December 27, 2021
Good evening, friends,
This week’s mushroom is Calocera cornea, commonly known as the small staghorn or club-like tuning fork. Diligent readers of MM and astute mycologists will notice the similarity to Dacryopinax spathularia, and you’ll rest soundly knowing they’re both in the Family Dacrymycetaceae. This mushroom was found in the ramble on 9/25/2021.
C. cornea is saprobic, growing on well-decayed wood – usually oaks (as is the case here). It grows summer through fall on each continent besides Africa and Antarctica – although there are even now some submissions from South Africa on iNaturalist. There is a similar species, Calocera viscosa, which grows on decayed conifer wood and is larger in size. As you can see in the first picture, the mushrooms are not half the size of the width of my finger, and they top out around 18 millimeters in height.
The common name is derived from the “tuning fork” shaped basidia (microscopic structures where spores are produced). The genus name ‘Calocera’ can be broken down where Calo means “beautiful” in Greek (it is used commonly in taxonomic names), while Cera means “waxy” in Latin. The species name Cornea means ‘horn’ in Latin and that corresponds to the smooth physical shape of the mushroom – like a brass horn.
There are actually at least three different fungi visible in the photo above. The maroon, wavy mushroom on the right is from the genus Hymenochaete, and the black strands are rhizomorphs (root-like structures/mycelial cords) from a honey fungus (Armillaria). We’ll take a deeper look at Armillaria and those waxy rhizomorphs next week, but the interesting note is that this is an uncommon instance where you can see the actual body of the fungus, and not just the mushroom which we know is the reproductive structure.
Appreciation and Gratitude
I’ve been reflecting on the past year and I’m truly thankful for all of you and the fungal-minded community we have here. Most of you joined the newsletter this year after we met in person and I still like to look through the individual emails to reflect on the memories I have with each of you. The last mushroom walk felt like a cardinal culmination of all the curiosity we’ve cultivated here, but I also deeply appreciate everyone who has passed on thoughtful words in person or over email. I don’t respond to many emails (sending one out every Monday seems to be my saturation point) but I read them, my heart warms, and I tell myself I’ll respond in a few minutes as I look at any and everything else on my phone. That is something I will work on in 2022.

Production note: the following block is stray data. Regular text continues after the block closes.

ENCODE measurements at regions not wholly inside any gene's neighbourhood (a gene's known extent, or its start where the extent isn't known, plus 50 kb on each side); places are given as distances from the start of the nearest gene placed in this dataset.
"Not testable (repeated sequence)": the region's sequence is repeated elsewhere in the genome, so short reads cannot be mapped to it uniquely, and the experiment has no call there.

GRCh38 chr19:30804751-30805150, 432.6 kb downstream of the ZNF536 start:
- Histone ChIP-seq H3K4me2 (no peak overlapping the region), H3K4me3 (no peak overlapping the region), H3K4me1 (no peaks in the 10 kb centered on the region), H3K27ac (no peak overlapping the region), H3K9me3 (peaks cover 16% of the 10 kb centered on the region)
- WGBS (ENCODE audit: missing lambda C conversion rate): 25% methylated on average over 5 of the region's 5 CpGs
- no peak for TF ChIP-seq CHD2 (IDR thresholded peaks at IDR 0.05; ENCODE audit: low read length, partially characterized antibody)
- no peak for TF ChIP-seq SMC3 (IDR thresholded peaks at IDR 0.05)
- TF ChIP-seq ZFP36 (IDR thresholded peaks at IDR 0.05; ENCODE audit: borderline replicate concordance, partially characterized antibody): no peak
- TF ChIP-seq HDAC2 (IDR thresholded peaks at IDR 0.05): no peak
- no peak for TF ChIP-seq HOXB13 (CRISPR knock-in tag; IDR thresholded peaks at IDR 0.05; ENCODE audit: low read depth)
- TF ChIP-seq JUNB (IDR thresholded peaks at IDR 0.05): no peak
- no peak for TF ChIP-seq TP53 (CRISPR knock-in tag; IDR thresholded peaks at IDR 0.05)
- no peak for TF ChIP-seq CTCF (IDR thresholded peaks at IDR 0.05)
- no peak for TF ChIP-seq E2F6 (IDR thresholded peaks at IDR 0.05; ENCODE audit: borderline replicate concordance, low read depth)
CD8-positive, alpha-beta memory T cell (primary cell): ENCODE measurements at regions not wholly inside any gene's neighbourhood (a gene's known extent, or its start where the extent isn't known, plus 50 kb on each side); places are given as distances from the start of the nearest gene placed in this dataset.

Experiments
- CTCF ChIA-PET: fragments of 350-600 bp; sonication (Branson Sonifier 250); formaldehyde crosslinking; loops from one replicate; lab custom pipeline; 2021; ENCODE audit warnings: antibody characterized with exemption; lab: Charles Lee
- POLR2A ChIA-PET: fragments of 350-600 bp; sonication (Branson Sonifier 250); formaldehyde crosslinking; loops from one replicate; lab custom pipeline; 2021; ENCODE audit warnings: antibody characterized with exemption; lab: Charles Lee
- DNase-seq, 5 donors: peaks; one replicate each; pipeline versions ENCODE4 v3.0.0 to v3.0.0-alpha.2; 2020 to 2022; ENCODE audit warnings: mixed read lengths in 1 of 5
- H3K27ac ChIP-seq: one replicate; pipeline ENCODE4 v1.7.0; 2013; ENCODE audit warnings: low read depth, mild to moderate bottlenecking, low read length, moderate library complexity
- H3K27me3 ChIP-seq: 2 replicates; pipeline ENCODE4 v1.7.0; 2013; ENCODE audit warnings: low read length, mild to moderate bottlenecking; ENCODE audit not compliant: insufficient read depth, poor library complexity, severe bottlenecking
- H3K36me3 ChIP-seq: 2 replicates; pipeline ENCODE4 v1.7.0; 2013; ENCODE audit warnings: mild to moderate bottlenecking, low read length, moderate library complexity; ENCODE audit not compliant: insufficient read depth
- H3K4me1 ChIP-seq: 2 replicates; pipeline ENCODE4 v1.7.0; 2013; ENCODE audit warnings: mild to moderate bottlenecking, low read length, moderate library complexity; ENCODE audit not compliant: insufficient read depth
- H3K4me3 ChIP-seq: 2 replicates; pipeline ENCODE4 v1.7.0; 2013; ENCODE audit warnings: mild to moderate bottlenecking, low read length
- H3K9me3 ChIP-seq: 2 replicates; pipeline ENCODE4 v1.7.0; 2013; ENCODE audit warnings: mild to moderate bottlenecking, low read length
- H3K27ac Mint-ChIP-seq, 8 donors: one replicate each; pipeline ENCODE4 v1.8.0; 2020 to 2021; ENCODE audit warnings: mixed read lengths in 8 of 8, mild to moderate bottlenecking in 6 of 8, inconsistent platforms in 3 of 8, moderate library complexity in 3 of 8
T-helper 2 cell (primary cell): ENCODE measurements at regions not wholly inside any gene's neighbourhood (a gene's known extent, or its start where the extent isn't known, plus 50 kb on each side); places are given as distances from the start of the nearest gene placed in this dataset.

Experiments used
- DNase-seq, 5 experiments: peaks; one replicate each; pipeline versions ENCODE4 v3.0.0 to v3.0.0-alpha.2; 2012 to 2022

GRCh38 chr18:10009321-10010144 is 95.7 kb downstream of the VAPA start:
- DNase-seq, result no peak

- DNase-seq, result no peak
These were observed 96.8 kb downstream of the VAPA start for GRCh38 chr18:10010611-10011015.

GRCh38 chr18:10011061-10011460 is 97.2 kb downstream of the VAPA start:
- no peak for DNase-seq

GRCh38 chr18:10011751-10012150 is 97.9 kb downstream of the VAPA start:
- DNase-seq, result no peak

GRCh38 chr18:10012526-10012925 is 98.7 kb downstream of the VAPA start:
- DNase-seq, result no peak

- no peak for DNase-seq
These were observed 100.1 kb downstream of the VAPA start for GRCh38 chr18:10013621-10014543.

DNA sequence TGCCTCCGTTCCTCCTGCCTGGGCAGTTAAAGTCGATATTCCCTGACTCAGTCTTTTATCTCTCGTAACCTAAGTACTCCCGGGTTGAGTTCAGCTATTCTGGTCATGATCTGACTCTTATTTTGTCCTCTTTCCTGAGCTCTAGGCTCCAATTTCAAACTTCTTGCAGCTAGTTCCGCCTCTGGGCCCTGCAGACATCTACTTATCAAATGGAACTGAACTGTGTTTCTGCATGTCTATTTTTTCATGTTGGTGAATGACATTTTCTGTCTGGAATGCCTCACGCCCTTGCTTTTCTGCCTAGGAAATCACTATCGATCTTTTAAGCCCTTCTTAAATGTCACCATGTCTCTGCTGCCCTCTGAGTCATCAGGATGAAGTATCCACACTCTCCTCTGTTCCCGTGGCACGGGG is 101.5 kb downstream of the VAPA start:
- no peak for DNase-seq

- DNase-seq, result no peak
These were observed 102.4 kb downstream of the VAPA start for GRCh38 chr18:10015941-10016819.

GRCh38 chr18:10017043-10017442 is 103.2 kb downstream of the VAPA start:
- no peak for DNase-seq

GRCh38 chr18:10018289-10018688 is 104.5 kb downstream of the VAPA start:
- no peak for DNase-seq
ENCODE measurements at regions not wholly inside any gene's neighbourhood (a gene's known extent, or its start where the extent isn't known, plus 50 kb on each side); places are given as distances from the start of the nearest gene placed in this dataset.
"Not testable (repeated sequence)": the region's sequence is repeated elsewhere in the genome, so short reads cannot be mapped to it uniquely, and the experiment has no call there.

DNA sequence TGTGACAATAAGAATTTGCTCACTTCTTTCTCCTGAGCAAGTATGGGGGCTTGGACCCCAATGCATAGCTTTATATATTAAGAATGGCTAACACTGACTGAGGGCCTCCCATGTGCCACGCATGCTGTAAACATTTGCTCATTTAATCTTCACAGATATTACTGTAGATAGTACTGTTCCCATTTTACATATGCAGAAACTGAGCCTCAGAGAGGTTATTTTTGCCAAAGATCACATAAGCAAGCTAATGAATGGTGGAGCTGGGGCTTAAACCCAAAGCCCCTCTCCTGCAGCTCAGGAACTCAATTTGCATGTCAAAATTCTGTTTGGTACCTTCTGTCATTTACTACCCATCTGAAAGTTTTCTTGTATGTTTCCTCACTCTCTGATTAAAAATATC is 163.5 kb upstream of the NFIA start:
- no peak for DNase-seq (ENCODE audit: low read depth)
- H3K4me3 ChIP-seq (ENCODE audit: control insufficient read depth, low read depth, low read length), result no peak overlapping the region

In other exciting news I got a new phone – which means I won’t be relying on my brother’s old iPhone 7 to take pictures – so I’m anticipating a nice improvement in photo quality for Mushroom Monday in 2022. I hope we can all carve out some time during the rest of the week to reflect on the past calendar year and think of aspirations for this next one. The sky is the limit not just for this blog, but for all of us – I’m quite optimistic. I’m sending you all lots of love and positivity as we close out 2021 and hopefully these sentiments spread to everyone in your lives just like mycelium :).
Hope you had a merry Christmas if you celebrate,
1) Kuo, M. (2021, August). Calocera cornea. Retrieved from the MushroomExpert.Com Web site: http://www.mushroomexpert.com/calocera_cornea.html
3) https://www.messiah.edu/Oakes/fungi_on_wood/club and coral/species pages/Calocera cornea.htm